Italy-based shipping firm Grimaldi Group has signed a deal exceeding $500m with South Korea-based Hyundai Mipo Dockyard for the construction of six Ro/Ro ships.
The vessels will be delivered between 2023 and 2024.
The new units will replace older vessels of the Italian group and will provide services between North Europe and West Africa.
With a length of 250m, a beam of 38m, and a deadweight of 45,684t, the six G5-class vessels will have the capacity to carry approximately 4,700 linear metres of rolling freight, 2,000 twenty-foot equivalent units (TEU), and 2,500 car equivalent units (CEU).
The ships will be more evolved than the former G4 class, which was constructed by the same shipyard and was delivered to the group between 2014 and 2015.
While container capacity will be doubled in the new units, the capacity for rolling freight will remain the same compared to the previous G4-class vessels.
Grimaldi said that the design of the ships has been finalised after studying the needs of the group and its clients.
The new ships will be equipped with modern technological solutions, which will reduce environmental impact and increase energy efficiency.
The auxiliary diesel generators and the main engine will comply with the NOx levels imposed by the Tier III regulation. In addition, the cohesive propulsion system between propeller and rudder will boost propulsive efficiency and reduce vortex losses and fuel consumption.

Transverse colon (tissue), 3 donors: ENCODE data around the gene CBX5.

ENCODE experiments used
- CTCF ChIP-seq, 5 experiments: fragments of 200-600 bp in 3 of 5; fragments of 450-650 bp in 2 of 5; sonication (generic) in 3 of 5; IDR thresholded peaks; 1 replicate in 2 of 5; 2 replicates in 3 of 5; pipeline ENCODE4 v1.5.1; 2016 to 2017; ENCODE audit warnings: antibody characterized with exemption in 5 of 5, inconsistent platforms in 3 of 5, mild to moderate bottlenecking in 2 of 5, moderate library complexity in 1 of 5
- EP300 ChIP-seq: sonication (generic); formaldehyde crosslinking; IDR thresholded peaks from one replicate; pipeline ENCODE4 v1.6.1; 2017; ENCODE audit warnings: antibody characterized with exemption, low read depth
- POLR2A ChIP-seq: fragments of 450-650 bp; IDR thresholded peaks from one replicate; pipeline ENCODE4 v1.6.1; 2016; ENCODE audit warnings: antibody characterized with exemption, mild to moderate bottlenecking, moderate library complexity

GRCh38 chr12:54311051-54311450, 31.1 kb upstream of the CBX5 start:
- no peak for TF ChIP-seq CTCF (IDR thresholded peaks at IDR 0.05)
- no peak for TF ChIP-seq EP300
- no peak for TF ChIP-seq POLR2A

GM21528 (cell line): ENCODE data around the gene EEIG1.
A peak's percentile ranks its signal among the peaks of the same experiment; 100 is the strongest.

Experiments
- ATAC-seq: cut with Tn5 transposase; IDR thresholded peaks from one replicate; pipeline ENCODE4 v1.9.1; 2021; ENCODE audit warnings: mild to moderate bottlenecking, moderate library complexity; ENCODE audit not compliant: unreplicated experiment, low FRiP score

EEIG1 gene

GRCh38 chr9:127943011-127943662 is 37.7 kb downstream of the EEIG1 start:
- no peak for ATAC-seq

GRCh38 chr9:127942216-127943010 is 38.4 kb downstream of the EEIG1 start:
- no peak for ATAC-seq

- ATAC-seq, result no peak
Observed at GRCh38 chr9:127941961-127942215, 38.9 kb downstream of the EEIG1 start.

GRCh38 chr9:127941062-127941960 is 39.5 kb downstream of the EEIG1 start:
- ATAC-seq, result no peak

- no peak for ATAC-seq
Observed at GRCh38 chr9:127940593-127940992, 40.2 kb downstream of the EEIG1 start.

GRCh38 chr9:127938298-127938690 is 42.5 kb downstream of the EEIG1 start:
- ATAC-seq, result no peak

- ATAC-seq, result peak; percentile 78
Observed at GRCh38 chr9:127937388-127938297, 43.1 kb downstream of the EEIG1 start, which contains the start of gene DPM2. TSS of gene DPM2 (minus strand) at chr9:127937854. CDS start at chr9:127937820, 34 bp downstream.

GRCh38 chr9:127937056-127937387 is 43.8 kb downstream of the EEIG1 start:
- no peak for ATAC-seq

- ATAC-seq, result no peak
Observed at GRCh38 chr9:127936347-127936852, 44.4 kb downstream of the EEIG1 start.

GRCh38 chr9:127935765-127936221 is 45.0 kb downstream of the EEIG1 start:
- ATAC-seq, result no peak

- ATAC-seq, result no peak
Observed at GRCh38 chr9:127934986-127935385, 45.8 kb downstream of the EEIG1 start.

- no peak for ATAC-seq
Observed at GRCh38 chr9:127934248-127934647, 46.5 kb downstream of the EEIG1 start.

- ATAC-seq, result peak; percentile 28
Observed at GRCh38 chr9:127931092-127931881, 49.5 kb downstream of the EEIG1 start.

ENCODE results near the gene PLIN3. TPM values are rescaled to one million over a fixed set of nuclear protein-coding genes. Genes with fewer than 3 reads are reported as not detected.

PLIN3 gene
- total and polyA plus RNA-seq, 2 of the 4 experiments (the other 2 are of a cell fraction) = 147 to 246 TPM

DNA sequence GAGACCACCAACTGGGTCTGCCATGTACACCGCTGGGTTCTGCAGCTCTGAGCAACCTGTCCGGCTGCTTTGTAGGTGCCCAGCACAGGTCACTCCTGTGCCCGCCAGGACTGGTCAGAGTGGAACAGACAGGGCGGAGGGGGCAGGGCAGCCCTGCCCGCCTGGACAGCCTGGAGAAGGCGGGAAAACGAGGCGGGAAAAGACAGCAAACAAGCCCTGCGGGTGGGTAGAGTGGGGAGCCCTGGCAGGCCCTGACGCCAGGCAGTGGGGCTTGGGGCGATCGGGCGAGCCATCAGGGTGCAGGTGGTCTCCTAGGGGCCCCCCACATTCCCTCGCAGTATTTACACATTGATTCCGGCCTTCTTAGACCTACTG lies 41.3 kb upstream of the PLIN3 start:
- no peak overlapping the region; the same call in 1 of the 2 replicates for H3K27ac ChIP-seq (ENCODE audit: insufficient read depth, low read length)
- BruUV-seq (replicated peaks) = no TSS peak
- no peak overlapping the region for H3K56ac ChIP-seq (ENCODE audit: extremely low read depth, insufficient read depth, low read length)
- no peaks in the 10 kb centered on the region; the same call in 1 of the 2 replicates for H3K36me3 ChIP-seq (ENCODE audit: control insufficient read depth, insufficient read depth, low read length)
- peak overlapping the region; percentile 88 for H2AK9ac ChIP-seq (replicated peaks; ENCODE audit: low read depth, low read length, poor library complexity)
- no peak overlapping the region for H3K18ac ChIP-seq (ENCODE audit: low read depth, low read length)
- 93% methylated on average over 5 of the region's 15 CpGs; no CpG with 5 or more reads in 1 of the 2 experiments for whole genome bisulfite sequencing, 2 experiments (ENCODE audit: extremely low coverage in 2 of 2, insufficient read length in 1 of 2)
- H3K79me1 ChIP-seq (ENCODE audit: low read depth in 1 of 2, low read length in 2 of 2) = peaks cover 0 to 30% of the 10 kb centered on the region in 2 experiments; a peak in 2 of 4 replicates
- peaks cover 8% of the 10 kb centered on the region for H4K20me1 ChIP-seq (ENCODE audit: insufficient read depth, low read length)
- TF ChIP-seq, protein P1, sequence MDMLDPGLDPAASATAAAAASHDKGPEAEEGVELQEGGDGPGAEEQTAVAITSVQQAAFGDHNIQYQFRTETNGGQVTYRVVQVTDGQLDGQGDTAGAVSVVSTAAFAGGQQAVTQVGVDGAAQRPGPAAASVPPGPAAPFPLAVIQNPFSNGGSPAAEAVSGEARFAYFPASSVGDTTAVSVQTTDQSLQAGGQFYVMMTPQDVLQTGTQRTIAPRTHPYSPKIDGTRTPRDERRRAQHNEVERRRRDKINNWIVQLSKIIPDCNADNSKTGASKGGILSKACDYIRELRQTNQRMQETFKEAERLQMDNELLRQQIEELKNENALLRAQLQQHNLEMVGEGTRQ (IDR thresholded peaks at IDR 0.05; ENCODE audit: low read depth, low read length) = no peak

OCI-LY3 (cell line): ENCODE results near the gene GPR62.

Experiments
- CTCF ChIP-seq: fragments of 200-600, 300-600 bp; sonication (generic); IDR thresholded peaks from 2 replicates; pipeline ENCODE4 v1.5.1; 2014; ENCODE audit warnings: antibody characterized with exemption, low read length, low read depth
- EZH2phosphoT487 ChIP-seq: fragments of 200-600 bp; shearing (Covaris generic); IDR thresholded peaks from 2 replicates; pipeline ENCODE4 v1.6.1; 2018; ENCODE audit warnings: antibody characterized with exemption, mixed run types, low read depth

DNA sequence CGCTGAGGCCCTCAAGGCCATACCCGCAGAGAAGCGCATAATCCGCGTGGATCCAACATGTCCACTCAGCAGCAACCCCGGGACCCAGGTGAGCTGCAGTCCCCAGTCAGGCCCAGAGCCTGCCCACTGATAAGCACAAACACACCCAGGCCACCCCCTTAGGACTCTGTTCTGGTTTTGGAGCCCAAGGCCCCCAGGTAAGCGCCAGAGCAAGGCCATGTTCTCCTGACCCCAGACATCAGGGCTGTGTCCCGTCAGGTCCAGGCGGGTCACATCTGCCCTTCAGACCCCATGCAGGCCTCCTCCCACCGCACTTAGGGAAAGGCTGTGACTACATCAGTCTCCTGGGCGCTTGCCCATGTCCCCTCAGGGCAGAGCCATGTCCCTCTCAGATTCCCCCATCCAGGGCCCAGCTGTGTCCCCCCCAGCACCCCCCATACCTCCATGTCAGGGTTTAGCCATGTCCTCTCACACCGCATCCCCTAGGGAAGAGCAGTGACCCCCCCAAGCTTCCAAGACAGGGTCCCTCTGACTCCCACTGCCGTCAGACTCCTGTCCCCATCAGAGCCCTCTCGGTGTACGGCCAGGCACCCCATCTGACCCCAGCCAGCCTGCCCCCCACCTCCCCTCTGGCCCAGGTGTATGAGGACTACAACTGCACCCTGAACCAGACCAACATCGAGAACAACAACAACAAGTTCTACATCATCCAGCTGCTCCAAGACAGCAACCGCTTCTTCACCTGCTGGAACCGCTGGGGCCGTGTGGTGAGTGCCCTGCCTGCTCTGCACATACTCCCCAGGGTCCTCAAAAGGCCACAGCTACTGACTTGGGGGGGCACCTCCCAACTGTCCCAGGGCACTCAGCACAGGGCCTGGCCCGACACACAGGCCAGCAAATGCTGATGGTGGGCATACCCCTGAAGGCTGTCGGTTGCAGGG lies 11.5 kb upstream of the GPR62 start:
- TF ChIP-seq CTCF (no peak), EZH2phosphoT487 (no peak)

Furthermore, the ships will be equipped with variable frequency drive devices to control the electrical consumption of on-board machinery while the application of low friction paints will reduce the hull resistance.
Grimaldi said that compared to its other multipurpose RoRo ships, the G5-class units will reduce CO₂ emissions per tonne transported by up to 43%.
Neapolitan Group president Gianluca Grimaldi said: “The new series of RoRo multipurpose G5-class ships was designed to respond even more efficiently to the demand for quality transport services on deep-sea routes, reconciling the needs related to international freight traffic with that of protecting the environment.”